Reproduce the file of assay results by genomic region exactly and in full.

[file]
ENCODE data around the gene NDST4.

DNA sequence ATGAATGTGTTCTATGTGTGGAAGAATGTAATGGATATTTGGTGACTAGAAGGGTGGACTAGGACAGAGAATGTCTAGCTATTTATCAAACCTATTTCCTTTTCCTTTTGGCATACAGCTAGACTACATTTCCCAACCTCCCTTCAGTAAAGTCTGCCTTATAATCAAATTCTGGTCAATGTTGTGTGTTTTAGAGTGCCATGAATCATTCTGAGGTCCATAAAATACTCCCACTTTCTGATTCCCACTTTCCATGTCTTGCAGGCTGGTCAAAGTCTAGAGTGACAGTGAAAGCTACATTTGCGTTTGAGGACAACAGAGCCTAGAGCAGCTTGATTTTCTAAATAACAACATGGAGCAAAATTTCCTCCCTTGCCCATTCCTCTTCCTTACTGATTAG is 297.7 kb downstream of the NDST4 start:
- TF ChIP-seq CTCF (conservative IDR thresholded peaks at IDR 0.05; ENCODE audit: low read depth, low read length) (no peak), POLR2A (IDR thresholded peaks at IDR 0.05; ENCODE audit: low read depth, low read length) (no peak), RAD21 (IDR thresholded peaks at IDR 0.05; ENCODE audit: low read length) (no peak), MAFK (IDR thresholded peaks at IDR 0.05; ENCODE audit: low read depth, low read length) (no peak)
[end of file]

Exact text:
ENCODE data around the gene NDST4.

DNA sequence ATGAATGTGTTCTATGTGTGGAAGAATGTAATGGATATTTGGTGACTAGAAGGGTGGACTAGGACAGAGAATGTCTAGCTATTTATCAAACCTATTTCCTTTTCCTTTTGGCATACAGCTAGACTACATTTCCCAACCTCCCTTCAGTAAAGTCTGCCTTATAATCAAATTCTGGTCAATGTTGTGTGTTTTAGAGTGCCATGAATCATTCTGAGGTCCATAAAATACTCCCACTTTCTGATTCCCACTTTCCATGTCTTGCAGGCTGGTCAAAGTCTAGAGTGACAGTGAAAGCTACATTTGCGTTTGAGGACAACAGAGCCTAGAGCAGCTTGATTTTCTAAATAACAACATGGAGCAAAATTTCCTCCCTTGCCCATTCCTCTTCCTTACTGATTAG is 297.7 kb downstream of the NDST4 start:
- TF ChIP-seq CTCF (conservative IDR thresholded peaks at IDR 0.05; ENCODE audit: low read depth, low read length) (no peak), POLR2A (IDR thresholded peaks at IDR 0.05; ENCODE audit: low read depth, low read length) (no peak), RAD21 (IDR thresholded peaks at IDR 0.05; ENCODE audit: low read length) (no peak), MAFK (IDR thresholded peaks at IDR 0.05; ENCODE audit: low read depth, low read length) (no peak)